Earlier this year BYP100 released the Agenda to Build Black Futures, followed by A Vision For Black Lives policy platform that they signed on to this summer, both of which spread wide in the digital space. Last week BYP100 and the National Black Justice Coalition joined each other in Washington, D.C. to take both platforms from the digital space to the congressional space for the first Build Black Futures Advocacy Day. This was a huge step in the Movement, as members of congress on both sides of the aisle have struggled to understand the Movement and it’s asks of our government.
Since 2004, Chicago has spent $642 million on police-related legal claims. Between 2012 and 2015, the City paid out a total of $210 million to settle police misconduct lawsuits, many on the receiving end of the settlements were Black and Brown folks. This is now the same city that will be hiring more police officers, putting more Black and Brown Chicagoans at risk. There is no nice way to say this, but Chicago is wasting its time – and money – hiring more police officers.
Brock Turner, the Stanford swimmer who was convicted of sexually assaulting an unconscious woman, will be let off early after serving only half of his six month sentence. This case highlights the incredibly problematic way the criminal justice system deals with those who commit and are convicted of sexual assault. Only focusing on retribution (defined as “length of time in prison”) will prove ultimately dissatisfying for all affected by these crimes. Instead, the courts should prioritize achieving justice for sexual assault victims, in addition to thorough rehabilitation the perpetrator.
Florida State Attorney Angela Corey has lost her reelection bid, making her the first incumbent state attorney in modern history to lose a contested election, according to The Florida Times Union. Corey was the attorney who failed to convict George Zimmerman, the man who killed Trayvon Martin. Corey also brought aggravated assault charges against Marissa Alexander for the victimless crime of firing a warning shot into the air to ward off her abusive husband.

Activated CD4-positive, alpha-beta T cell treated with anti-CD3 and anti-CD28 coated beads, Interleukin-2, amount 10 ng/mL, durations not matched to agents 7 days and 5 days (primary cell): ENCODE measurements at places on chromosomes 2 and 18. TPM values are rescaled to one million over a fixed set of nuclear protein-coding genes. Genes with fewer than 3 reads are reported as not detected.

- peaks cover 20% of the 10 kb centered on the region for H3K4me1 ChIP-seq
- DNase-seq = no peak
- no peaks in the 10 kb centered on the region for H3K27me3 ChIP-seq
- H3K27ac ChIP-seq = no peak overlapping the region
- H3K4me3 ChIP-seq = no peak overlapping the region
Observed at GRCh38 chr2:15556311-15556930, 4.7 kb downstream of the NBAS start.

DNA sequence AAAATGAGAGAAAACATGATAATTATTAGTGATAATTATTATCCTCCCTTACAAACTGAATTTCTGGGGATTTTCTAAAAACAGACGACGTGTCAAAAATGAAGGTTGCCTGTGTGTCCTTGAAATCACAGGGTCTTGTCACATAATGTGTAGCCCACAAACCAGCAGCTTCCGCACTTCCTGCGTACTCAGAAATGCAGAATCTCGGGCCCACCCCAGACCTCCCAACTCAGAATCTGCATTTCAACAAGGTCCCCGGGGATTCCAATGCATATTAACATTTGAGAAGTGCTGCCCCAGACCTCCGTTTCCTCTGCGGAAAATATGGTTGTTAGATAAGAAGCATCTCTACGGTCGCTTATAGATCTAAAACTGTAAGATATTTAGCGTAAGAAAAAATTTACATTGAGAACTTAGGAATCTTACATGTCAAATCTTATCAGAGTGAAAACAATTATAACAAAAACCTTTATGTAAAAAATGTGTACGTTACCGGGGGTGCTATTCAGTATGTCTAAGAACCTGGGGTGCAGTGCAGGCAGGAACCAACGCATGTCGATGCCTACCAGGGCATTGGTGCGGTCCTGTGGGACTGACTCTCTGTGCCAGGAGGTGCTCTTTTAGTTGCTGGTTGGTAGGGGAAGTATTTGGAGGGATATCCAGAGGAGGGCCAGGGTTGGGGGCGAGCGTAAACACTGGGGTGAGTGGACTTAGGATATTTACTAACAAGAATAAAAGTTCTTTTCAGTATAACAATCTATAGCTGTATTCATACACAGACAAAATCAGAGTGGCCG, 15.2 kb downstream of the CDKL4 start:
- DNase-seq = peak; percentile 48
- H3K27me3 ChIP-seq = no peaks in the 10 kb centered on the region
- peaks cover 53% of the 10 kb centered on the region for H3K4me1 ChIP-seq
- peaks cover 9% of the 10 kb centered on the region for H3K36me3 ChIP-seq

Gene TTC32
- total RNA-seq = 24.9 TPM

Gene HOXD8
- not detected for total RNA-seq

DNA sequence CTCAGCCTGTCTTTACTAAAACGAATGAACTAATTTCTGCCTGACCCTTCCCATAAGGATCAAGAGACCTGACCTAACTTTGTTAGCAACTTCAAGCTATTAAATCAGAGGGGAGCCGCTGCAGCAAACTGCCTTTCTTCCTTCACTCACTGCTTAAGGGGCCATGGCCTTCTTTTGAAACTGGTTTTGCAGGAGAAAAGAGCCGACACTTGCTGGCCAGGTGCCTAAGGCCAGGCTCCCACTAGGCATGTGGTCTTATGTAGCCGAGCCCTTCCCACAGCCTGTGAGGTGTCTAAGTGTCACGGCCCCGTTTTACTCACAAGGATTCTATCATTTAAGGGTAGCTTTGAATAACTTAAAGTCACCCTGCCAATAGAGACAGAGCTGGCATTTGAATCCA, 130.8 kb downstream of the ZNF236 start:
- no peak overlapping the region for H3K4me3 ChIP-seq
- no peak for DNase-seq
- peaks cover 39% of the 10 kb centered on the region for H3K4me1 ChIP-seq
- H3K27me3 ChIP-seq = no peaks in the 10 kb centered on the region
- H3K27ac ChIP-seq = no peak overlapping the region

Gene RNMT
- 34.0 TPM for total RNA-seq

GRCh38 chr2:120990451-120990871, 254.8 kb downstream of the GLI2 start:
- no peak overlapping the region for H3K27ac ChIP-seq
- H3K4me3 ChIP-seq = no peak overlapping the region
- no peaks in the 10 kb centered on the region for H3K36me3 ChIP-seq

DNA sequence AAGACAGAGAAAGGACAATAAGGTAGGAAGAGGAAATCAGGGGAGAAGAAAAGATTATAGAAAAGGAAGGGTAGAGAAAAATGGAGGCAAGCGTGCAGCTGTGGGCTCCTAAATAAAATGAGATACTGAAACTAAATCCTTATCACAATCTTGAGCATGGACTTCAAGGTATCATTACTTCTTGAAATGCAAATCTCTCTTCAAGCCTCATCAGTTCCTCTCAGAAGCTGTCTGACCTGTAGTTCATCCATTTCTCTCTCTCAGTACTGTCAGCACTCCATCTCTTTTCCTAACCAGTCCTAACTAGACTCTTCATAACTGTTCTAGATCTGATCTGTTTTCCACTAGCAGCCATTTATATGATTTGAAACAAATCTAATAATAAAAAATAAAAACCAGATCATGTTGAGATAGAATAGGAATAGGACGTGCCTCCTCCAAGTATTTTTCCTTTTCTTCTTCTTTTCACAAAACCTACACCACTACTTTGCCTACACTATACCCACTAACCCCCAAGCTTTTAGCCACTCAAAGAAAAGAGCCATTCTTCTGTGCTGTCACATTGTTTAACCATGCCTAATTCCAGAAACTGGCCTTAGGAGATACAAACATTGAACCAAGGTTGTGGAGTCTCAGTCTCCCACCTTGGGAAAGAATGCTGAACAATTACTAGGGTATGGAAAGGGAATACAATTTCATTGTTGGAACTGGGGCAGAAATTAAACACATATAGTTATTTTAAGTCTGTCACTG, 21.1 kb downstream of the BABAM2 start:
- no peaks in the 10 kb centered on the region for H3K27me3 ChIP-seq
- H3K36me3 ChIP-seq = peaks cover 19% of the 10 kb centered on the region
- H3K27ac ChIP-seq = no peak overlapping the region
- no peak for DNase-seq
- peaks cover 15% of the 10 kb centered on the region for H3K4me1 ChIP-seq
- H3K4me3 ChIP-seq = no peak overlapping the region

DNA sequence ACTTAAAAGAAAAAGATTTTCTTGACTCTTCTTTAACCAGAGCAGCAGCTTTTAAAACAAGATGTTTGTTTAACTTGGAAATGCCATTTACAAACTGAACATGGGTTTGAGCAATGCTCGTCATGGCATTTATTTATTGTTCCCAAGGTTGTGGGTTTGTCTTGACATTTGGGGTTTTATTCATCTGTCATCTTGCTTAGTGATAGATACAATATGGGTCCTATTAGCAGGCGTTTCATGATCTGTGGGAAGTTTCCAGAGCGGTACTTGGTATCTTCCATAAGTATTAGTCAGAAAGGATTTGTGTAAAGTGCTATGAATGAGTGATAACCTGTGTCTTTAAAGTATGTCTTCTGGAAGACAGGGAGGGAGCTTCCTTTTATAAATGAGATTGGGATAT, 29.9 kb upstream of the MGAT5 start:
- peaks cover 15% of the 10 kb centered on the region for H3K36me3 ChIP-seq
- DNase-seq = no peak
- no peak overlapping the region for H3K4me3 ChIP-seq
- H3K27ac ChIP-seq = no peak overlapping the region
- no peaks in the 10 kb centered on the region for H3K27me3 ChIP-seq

On Thursday, Deputy Attorney General Sally Yates announced in a memo that, over time, the DOJ will end its contracts with private prison companies that operate 13 facilities within the Bureau of Prisons (BOP). While this is a significant move given the times we live in, these contracts, with Corrections Corporation of America and GEO Group Inc., only account for 7% of the industry’s revenue.
According to the New York Times, a new study from the Vera Institute of Justice shows that the number of women in jails in the United States is increasing more quickly than the number of men in jails. The majority of these women are black or Hispanic and many are also low-income. The study suggests the increasing rate of female inmates has been overlooked by criminal justice reform efforts.
In a time where we need more feminism, more justice, and more radical change for the future, a biopic around the life of Angela Davis couldn’t be more timely. Davis will be working with Codeblack Films to develop “Angela Davis: An Autobiography” into the biopic about her life.
Ava Duvernay’s documentary, The 13th, will be the opening film at the New York Film Festival’s (NYFF) 54th Festival. It’s the first non-fiction film to open the event in the NYFF’s history; if you haven’t already, let us toast to Duvernay’s #BlackGirlMagic. I want to take it a step further though, I want to uplift Duvernay’s message.
The documentary is appropriately titled to address the ironies between the 13th Amendment that simultaneously “abolished” slavery and also created mass incarceration over time.
On July 5, the number on The Guardian’s police killings ticker The Counted went up. On July 6, it went up again. The Guardian, like many other news outlets, with genuine intentions has made the effort to look at the numerous surveys, polls, and research behind racial disparities in policing in the country. My question is: who does the data usually benefit? Even more importantly: what is being done about it?